JAKE: Pretty good. I'm the leading scorer and rebounder for our team. I think I lead our team in steals, too, so it's going pretty good. Our team as a whole is kinda underachieving, but that being said, I set the bar high for us. I'm the only guy returning with experience right now. We had ten seniors last year, so we lost all of them, and those were our top ten guys other than me, I was the sixth man off the bench. We really don't have any experience coming back, but we're 11-8 right now and we've got a tough game coming up on Friday, too.
ACE: Just to go away from the football field and the basketball court for a second, what's one thing about yourself—whether it's a hobby that you've got outside of sports or whatever—what's something outside of sports that you think people would like to know about you?
JAKE: I'm a leader. I've been selected, not for sports, but for other activities, for leadership conferences. As a sophomore I was one out of four kids in our school that got to go to a leadership conference at Ohio State, and I got selected to a school leadership program called Sunny Side Up in our group where you have to get nominated by teachers other students from your school to go there. You get a three-day trip where you go down you get to do different things, leadership-building activities and such, so I got to do that.
ACE: It sounds like that would obviously translate well to the field and help you there.
JAKE: Yes, sir.
Dadeville (AL) DT Rod Crayton is coming off an extremely impressive junior season, and his recruitment is beginning to gain steam as a result. Standing at 6'2", 290 pounds, Crayton currently holds offers from Arizona, Auburn, FAU, Louisville, LSU, Memphis, Mississippi, Mississippi State, Penn State, and Washington State. He's one of several top-flight visitors who will be in Ann Arbor this weekend, and he's expecting to get some big news when he's on campus:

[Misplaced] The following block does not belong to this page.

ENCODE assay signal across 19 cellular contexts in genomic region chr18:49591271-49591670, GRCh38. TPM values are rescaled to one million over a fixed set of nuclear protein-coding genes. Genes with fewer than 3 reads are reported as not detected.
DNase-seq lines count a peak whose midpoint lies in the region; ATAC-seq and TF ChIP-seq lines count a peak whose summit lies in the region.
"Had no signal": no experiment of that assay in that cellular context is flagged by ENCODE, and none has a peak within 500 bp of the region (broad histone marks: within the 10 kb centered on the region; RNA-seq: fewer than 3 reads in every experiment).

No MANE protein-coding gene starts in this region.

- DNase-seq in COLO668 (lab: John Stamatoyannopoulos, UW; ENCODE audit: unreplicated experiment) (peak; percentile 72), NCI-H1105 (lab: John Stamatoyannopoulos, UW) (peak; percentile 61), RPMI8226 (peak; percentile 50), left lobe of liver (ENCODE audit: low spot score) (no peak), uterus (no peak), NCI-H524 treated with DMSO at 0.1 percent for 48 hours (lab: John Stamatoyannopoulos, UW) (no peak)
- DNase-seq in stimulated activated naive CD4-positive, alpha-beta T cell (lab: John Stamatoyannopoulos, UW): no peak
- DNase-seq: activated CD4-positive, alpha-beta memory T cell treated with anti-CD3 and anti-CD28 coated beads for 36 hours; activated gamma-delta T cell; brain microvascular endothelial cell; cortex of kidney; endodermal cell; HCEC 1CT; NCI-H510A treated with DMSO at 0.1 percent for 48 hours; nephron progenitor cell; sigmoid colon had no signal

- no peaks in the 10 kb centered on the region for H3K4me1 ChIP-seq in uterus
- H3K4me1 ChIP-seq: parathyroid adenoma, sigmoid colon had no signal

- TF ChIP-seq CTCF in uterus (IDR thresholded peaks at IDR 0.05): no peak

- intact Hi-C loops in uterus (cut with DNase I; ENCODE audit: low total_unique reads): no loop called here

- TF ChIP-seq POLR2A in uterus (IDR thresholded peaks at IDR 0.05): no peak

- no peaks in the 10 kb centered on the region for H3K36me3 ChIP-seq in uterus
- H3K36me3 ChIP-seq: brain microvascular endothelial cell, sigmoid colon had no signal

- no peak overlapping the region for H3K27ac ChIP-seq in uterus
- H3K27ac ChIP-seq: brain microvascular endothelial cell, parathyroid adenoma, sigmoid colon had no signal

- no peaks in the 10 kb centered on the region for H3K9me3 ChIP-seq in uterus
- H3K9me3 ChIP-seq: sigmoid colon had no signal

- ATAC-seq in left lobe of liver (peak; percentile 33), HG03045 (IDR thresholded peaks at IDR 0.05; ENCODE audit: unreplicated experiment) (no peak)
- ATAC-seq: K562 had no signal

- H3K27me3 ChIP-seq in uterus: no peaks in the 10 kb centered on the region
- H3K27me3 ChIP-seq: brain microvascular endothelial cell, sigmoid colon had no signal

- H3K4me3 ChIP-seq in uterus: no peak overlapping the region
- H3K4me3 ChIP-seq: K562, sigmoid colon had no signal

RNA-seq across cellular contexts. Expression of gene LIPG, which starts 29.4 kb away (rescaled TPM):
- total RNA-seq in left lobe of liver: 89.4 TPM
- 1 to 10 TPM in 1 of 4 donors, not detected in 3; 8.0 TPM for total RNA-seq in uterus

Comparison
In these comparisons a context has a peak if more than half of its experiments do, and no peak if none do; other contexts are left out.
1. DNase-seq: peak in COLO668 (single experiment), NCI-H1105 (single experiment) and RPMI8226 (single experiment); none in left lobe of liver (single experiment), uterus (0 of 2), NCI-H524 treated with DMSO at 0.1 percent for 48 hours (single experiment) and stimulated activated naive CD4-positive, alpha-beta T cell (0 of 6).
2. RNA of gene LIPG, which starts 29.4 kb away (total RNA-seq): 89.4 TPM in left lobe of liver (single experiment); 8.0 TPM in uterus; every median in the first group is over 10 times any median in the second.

ACE: First of all, what schools have been showing interest in you lately?
ROD: LSU, Tennessee, Florida, Ole Miss, Mississippi State, FAU, Memphis, Louisville, Michigan, Penn State, Washington State, and Arizona, and also Auburn and Alabama.
ACE: Talking about Michigan specifically, have they offered you, and do you have any plans to come up and visit?
ROD: I'm visiting Michigan on Sunday. They tell me they have some good news for me when I come up there, so I'm expecting an offer.
ACE: Who are you talking to from Michigan?
ROD: Coach Montgomery.
ACE: When you come up to visit, what are you going to be looking for in terms of checking out the school?
ROD: I'm just going to see how it is. See the campus, see the coaches and get to know them a little bit. See how everything is up there.
ACE: Going back to your junior season, how do you think you performed on the field, and what kind of numbers did you put up?
ROD: I did pretty good. I had 162 tackles and 11 sacks.
ACE: If you had to scout yourself as a player, what would you say are your biggest strengths and what are you looking to improve for your senior season and the next level?
ROD: To improve, I have to stay low. My strengths are working with my hands, pushing back the pocket, and making plays down the line of scrimmage.
ACE: Do you know what schools you'd like to check out over the offseason?
ROD: I'm actually going to Penn State on Saturday, then Michigan on Sunday.
ACE: Do you have any idea in terms of a timeline of when you'd like to make a commitment?
ROD: That's not gonna be any time soon. I'm trying to [take some visits first].
ACE: What are going to be the main factors that you're looking for when it comes down to picking a school?
ROD: Somewhere where I feel comfortable at, where I've got a good relationship with the coach, and where I can play at—I want to go somewhere that best fits me.
In his recap of the Illinois game, Brian left a bit of a hint about what I should take a look at when watching film this week: